SDRAngel is a general purpose software defined radio program that is compatible with most SDRs including the RTL-SDR. We've posted about it several times before on the blog, however we did not realize how much progress has occurred with developing various built in plugins and decoders for it.

Thanks to Jon for writing in and sharing with us a demonstration video that the SDRAngel team have released on their YouTube channel. From the video we can see that SDRAngel now comes stock with a whole host of built in decoders and apps for various radio applications making it close to an all-in-one SDR platform. The built in applications include:

  • ADS-B Decoder: Decodes aircraft ADS-B data and plots aircraft positions on a map
  • NOAA APT Decoder: Decodes NOAA weather satellite images (in black and white only)
  • DVB-S: Decodes and plays Digital TV DVB-S and DVB-S2 video
  • AIS: Decodes marine AIS data and plots vessel positions on a map
  • VOR: Decodes VOR aircraft navigational beacons, and plots bearing lines on a map, allowing you to determine your receivers position.
  • DAB+: Decodes and plays DAB digital audio signals
  • Radio Astronomy Hydrogen Line: With an appropriate radio telescope connected to the SDR, integrates and displays the Hydrogen Line FFT with various settings, and a map of the galaxy showing where your dish is pointing. Can also control a dish rotator.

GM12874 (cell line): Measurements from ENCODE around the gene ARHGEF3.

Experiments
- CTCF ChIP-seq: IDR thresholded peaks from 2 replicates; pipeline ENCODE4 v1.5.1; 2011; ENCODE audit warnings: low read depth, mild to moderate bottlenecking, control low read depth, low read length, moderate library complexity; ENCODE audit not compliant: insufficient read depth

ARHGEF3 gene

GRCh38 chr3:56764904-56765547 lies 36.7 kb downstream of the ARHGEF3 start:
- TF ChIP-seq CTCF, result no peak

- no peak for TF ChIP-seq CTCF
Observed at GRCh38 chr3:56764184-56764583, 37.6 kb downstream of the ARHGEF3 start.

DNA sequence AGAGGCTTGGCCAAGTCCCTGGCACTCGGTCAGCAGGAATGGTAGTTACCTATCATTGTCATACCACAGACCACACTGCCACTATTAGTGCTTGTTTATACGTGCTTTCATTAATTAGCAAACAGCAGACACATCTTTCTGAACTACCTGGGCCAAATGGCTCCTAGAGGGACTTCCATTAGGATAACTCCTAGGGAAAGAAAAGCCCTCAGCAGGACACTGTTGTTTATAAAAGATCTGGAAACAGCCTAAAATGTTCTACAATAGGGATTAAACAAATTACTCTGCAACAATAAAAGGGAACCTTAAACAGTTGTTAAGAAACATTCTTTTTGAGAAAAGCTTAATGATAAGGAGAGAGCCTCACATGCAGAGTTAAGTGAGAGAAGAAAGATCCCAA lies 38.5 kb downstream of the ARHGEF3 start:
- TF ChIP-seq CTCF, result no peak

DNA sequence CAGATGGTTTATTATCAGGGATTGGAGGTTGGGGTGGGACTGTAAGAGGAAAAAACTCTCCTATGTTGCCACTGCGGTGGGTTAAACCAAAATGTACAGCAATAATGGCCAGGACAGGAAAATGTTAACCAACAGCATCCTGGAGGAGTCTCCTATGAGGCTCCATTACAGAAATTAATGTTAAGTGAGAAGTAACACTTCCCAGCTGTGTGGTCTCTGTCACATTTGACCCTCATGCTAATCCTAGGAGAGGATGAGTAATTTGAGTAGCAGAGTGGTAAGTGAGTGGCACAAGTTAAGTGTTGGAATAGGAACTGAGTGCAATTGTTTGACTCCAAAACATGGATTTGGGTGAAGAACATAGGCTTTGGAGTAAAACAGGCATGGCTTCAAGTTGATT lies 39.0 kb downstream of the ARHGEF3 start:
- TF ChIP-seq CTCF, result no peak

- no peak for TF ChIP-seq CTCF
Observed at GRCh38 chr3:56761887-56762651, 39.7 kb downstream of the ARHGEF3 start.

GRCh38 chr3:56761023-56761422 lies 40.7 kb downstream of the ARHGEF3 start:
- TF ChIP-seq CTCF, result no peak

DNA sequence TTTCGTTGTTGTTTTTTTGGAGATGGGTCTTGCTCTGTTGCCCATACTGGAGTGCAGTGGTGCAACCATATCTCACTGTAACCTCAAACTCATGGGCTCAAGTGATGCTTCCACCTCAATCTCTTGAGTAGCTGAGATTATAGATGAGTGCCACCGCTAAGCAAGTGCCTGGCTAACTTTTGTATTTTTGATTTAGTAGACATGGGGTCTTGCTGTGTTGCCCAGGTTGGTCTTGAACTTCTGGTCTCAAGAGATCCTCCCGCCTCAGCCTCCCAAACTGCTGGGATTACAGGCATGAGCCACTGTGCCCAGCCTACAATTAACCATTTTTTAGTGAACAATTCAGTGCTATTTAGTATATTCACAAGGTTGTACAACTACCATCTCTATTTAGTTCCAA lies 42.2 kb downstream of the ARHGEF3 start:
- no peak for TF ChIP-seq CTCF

• Radio Astronomy Solar Observations: Similar to the Hydrogen line app, allows you to make solar measurements.
  • Broadcast FM: Decoding and playback. Includes RDS decoding.
  • Noise Figure Measurements: Together with a noise source you can measure the noise figure of a SDR.
  • Airband Voice: Receive multiple Airband channels simultaneously
  • Graves Radar Tracker: For Europeans, track a satellite and watch for reflections in the spectrum from the French Graves space radar. 
  • Radio Clocks: Receive and decode accurate time from radio clocks such as MSF, DCF77, TDF and WWVB.
  • APRS: Decode APRS data, and plot APRS locations and moving APRS enabled vehicles on a map with speed plot.
  • Pagers: Decode POCSAG pagers
  • APRS/AX.25 Satellite: Decode APRS messages from the ISS and NO-84 satellites, via the built in decoder and satellite tracker.
  • Channel Analyzer: Analyze signals in the frequency and time domains
  • QSO Digital and Analog Voice: Decode digital and analog voice. Digital voice handled by the built in DSD demodulator, and includes DMR, dPMR and D-Star.
  • Beacons: Monitor propagation via amateur radio beacons, and plot them on a map.